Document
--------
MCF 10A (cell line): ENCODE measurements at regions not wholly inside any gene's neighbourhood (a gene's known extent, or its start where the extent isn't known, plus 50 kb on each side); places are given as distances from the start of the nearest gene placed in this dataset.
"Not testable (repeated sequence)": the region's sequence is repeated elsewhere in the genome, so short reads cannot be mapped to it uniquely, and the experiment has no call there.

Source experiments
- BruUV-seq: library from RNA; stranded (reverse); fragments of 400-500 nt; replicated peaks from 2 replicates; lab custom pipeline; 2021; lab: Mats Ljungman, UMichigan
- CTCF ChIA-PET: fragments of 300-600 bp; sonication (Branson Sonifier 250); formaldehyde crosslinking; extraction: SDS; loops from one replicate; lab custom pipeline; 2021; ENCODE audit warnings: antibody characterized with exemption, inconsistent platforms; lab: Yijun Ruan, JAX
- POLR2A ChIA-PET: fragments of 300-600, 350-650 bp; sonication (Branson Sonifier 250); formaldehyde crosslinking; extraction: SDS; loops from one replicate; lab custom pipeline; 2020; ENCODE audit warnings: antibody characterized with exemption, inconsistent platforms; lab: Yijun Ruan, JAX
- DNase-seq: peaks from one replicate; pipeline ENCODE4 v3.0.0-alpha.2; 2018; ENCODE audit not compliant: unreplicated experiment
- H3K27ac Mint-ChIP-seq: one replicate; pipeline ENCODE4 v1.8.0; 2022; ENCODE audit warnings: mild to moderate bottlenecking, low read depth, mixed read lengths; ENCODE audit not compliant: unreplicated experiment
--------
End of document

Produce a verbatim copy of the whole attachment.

MCF 10A (cell line): ENCODE measurements at regions not wholly inside any gene's neighbourhood (a gene's known extent, or its start where the extent isn't known, plus 50 kb on each side); places are given as distances from the start of the nearest gene placed in this dataset.
"Not testable (repeated sequence)": the region's sequence is repeated elsewhere in the genome, so short reads cannot be mapped to it uniquely, and the experiment has no call there.

Source experiments
- BruUV-seq: library from RNA; stranded (reverse); fragments of 400-500 nt; replicated peaks from 2 replicates; lab custom pipeline; 2021; lab: Mats Ljungman, UMichigan
- CTCF ChIA-PET: fragments of 300-600 bp; sonication (Branson Sonifier 250); formaldehyde crosslinking; extraction: SDS; loops from one replicate; lab custom pipeline; 2021; ENCODE audit warnings: antibody characterized with exemption, inconsistent platforms; lab: Yijun Ruan, JAX
- POLR2A ChIA-PET: fragments of 300-600, 350-650 bp; sonication (Branson Sonifier 250); formaldehyde crosslinking; extraction: SDS; loops from one replicate; lab custom pipeline; 2020; ENCODE audit warnings: antibody characterized with exemption, inconsistent platforms; lab: Yijun Ruan, JAX
- DNase-seq: peaks from one replicate; pipeline ENCODE4 v3.0.0-alpha.2; 2018; ENCODE audit not compliant: unreplicated experiment
- H3K27ac Mint-ChIP-seq: one replicate; pipeline ENCODE4 v1.8.0; 2022; ENCODE audit warnings: mild to moderate bottlenecking, low read depth, mixed read lengths; ENCODE audit not compliant: unreplicated experiment